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Qatar: The little country that could

A picture taken on 20 April 2023 shows a general view of the West Bay skyline in Doha corniche at sunrise in Doha,Qatar on 20 April 2023

A picture taken on 20 April 2023 shows a general view of the West Bay skyline in Doha corniche at sunrise in Doha,Qatar on 20 April 2023

Noushad Thekkayil via Reuters Connect

It has one of the highest per capita incomes in the world, is one of the biggest landowners in the UK, boasts a sovereign wealth fund of $475 billion, and even owns a sizable piece of the Empire State Building. And yet its population is smaller than Madrid’s.

Of all the countries in the Middle East, there’s perhaps no other that punches above its weight more than Qatar. The tiny, exorbitantly wealthy Persian Gulf nation of roughly 2.7 million people has garnered incredible regional and even global influence – and constantly seems to be involved in the biggest stories of the day.

In 2022, the eyes of the world were on Qatar as it hosted the FIFA World Cup. More recently, Doha has been at the center of cease-fire negotiations in the Israel-Hamas war that began in October. It’s also been tied to less flattering stories, including new allegations of corruption against US Sen. Bob Menendez, who until recently chaired the powerful Senate Foreign Relations Committee.

But how did Qatar become so powerful?

It’s all part of the plan. In the mid-1990s, Qatar set itself on a strategic path to build its wealth and increase its international influence, says Raad Alkadiri, former managing director for energy and climate at Eurasia Group.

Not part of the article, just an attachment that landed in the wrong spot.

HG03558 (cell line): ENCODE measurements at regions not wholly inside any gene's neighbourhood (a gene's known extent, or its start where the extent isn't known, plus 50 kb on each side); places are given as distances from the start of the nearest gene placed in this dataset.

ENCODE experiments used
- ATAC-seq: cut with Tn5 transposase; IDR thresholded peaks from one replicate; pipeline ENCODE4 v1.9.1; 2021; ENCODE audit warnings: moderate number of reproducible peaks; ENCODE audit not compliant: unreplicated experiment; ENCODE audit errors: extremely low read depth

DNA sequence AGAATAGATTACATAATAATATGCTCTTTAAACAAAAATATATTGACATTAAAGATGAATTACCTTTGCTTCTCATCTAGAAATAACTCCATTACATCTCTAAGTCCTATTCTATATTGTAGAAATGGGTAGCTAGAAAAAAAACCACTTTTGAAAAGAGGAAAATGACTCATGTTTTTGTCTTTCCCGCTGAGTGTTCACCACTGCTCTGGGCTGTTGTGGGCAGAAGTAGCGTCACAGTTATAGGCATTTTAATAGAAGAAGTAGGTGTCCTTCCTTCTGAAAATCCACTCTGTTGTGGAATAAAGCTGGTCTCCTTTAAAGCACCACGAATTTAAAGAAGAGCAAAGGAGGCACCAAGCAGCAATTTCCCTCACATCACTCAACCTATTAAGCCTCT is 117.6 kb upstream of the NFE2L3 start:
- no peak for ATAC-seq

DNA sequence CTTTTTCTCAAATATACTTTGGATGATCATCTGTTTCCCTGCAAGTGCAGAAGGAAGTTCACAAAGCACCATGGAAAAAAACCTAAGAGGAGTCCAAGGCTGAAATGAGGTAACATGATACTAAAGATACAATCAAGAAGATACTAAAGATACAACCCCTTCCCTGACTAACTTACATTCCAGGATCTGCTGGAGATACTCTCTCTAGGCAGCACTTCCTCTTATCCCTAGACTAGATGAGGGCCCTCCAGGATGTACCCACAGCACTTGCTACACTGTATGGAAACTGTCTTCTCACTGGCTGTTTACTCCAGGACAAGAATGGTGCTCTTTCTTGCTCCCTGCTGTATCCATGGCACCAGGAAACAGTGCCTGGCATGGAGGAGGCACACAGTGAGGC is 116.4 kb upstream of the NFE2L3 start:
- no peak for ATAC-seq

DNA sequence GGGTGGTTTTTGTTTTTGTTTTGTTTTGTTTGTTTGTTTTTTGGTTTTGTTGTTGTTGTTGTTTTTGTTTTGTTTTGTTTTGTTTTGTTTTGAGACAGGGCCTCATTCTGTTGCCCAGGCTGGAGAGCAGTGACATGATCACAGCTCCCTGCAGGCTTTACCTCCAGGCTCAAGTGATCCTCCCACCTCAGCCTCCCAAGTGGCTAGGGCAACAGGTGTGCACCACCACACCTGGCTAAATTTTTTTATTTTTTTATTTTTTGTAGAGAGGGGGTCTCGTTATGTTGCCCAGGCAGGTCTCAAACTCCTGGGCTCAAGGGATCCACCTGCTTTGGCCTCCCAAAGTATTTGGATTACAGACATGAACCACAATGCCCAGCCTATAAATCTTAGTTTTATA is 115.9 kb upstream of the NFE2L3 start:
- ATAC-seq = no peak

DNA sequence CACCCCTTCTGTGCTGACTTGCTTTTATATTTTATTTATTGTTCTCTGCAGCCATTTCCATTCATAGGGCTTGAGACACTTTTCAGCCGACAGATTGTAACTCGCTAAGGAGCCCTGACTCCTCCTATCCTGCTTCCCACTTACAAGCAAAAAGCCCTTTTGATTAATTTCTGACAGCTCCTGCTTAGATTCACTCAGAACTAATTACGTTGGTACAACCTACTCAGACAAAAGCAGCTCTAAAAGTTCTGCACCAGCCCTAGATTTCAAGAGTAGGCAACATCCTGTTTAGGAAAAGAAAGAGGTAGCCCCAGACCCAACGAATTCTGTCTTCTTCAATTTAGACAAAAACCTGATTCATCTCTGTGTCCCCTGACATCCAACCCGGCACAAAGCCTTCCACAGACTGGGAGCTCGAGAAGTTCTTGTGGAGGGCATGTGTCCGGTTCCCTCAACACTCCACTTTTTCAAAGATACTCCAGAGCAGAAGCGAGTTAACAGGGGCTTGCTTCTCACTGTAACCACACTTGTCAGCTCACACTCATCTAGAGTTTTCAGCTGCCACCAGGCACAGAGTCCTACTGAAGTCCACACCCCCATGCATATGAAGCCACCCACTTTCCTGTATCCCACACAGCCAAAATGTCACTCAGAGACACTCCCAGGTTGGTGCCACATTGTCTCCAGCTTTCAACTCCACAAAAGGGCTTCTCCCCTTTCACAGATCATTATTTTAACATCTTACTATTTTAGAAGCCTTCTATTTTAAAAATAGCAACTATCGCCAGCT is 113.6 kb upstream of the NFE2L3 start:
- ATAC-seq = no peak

Qatar invested heavily in liquified natural gas (LNG), bringing in US and European companies as part of this effort. It’s now one of the top exporters of LNG in the world.

The Gulf state also invited the US to set up an air base within its borders after Saudi Arabia refused. Al Udeid Air Base, which the US has been operating since 2001, is the largest US military base in the Middle East.

All of this was about “national security as much as anything else,” says Alkadiri. Qatar is situated in an often volatile region, and is surrounded by larger, potentially threatening neighbors like Saudi Arabia and Iran. Building relationships with powerful countries such as the US serves as a layer of protection for Qatar.

Hedging its bets. Qatar has been “very careful not to put its eggs in one basket,” says Alkadiri, and “agility” has been key to its success.

Nowhere is this more clear than in its striking diplomatic agility: at the same time that it hosts a major US military presence, it also maintains close ties with Washington’s biggest regional foe: Iran. Qatar and Iran share the world’s largest natural gas field, the North Dome/South Pars, which for years has helped fill Doha’s coffers – giving it ample reason to stay on Tehran’s good side.

Doha has also long cultivated ties with Islamist political groups like the Muslim Brotherhood, Hamas, and the Taliban. Qatar, for example, has pumped millions of dollars into Gaza over the years (with Israel’s approval), while also hosting exiled Hamas political leaders.